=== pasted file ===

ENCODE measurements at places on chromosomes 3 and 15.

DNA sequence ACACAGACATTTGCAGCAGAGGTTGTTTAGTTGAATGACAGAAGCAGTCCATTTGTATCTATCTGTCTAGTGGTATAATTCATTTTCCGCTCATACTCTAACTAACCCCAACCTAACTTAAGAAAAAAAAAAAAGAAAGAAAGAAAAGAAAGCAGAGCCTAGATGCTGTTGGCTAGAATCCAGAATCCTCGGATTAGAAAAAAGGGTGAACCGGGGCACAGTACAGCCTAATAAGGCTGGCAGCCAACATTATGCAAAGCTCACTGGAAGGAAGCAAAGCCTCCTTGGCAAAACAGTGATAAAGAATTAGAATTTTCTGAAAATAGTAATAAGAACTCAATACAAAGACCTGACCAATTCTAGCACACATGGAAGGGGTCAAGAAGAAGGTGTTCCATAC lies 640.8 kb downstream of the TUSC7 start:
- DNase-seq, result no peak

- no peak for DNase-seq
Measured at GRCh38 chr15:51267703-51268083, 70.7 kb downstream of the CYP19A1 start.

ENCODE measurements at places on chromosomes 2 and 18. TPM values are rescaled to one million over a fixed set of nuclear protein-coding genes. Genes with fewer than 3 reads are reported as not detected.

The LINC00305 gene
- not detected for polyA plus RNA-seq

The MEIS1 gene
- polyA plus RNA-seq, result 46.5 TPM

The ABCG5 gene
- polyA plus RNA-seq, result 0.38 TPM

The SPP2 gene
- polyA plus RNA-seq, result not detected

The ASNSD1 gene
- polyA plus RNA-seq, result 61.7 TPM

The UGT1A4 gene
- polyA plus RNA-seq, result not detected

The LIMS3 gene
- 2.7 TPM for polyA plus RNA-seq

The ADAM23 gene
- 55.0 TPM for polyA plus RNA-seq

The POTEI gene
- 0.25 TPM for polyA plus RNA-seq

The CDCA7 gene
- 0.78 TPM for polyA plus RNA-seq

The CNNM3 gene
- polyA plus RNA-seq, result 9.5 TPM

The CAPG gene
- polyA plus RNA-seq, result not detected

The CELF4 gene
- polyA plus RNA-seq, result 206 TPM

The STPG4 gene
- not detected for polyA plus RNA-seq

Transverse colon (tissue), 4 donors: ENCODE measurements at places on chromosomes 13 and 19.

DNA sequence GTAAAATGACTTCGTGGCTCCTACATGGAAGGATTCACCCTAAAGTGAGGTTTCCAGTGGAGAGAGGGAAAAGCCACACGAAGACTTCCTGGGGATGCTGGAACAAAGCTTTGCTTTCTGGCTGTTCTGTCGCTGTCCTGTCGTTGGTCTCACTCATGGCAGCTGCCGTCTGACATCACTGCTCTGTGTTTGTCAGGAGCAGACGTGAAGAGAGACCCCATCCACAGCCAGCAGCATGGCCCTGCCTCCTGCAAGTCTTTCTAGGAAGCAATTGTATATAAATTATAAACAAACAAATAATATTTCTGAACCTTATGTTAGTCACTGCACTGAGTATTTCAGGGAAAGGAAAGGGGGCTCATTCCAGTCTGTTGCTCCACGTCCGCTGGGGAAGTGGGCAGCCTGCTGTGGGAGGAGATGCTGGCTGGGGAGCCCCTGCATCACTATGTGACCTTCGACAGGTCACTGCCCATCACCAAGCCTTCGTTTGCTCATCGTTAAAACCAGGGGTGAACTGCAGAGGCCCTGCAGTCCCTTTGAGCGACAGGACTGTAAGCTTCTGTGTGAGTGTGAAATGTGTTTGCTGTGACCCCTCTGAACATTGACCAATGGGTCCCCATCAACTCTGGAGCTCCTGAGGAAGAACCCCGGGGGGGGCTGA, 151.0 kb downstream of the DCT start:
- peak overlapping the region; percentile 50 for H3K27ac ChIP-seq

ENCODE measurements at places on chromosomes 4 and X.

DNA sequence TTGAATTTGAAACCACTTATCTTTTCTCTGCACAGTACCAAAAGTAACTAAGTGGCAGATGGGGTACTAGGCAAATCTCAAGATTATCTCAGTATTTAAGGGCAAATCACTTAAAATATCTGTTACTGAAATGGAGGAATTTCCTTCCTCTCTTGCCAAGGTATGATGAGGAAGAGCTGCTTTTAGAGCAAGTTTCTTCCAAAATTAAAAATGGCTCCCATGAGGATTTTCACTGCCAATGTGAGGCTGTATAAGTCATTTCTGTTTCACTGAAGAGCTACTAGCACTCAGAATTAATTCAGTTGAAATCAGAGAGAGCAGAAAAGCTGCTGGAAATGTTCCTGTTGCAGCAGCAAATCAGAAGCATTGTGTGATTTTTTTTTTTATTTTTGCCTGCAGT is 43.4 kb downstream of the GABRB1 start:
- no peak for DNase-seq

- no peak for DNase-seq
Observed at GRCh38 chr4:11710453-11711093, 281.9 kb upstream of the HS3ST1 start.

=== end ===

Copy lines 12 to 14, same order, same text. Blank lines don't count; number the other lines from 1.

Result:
- polyA plus RNA-seq, result 0.38 TPM

The SPP2 gene
- polyA plus RNA-seq, result not detected